QUANTUM PHYSICS

Electron Diffraction

 diffraction diffraction grating Bragg Diffraction patterns electron, x-ray, neutron diffraction compared

What is Diffraction?

Classical physics gives us a definition of diffraction in terms of waves:

Diffraction is the phenomenon whereby light or sound waves bend around small

obstacles or spread out through small openings.

The Diffraction Grating

A diffraction grating is an array of identical, equidistant, parallel lines on a surface.

Gratings are used to produce optical spectra from a single source, parallel beam of light.

There are two types of grating: reflection & transmission

The Transmission Grating:

Light rays are diffracted at the edge of each gap in the grating.

The waves of light add when the path difference is a whole number of wavelengths.

So discrete images at different angles are produced.

'n' values correspond to:

 n=0     no path difference   n=1     one wavelength path difference   n=2     two wavelengths path difference etc.

Bragg Diffraction (an example of reflection diffraction)

Bragg diffraction occurs when particles or waves with wavelength 'λ' comparable with atomic spacings 'd' , interact with atoms in crystals.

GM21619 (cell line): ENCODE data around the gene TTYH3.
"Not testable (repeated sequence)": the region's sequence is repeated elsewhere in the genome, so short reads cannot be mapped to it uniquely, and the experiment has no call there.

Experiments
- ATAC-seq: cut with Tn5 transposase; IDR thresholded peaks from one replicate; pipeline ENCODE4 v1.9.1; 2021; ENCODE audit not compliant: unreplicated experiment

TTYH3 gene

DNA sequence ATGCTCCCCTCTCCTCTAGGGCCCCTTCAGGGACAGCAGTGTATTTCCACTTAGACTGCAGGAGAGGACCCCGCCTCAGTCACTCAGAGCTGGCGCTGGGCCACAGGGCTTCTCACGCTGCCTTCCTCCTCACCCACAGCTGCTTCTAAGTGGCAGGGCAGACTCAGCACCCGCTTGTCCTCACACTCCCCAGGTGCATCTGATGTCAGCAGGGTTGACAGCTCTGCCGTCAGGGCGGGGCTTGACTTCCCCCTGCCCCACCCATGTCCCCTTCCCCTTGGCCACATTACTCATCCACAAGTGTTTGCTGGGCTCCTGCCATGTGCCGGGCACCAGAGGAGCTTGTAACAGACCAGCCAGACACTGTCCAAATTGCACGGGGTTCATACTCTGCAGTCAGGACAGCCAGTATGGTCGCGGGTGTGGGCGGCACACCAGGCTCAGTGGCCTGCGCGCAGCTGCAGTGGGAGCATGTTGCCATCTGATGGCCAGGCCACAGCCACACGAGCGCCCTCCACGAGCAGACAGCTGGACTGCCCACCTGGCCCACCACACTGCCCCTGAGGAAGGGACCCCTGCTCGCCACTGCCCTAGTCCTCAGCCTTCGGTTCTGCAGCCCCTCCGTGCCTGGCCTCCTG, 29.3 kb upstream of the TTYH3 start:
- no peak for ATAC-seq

At a particular angle θ* waves are diffracted by atoms in adjacent planes and interfere constructively.

As with transmission diffraction gratings, a bright image is only produced when the path difference is a whole number of wavelengths.

* the angle the incident wave makes with a plane of atoms

Practically, the incident waves can be provided by X-rays, electrons or neutrons.

Electron Diffraction Interference Patterns

Electron, X-ray and Neutron Diffraction Compared

The most commonly used method is X-ray diffraction.

Summary:

 electron x-ray neutron scattering by electrostatic repulsion of nucleus by electron cloud around nucleus by interaction with the nucleus resolution moderate moderate high penetrating power poor (requires thin specimens) good good matter interaction high (unreliable results) none moderate magnetic effects no no yes (neutrons have their own magnetic field) good for light elements no no yes particular uses crystals crystals fuel rods, archaeological artefacts

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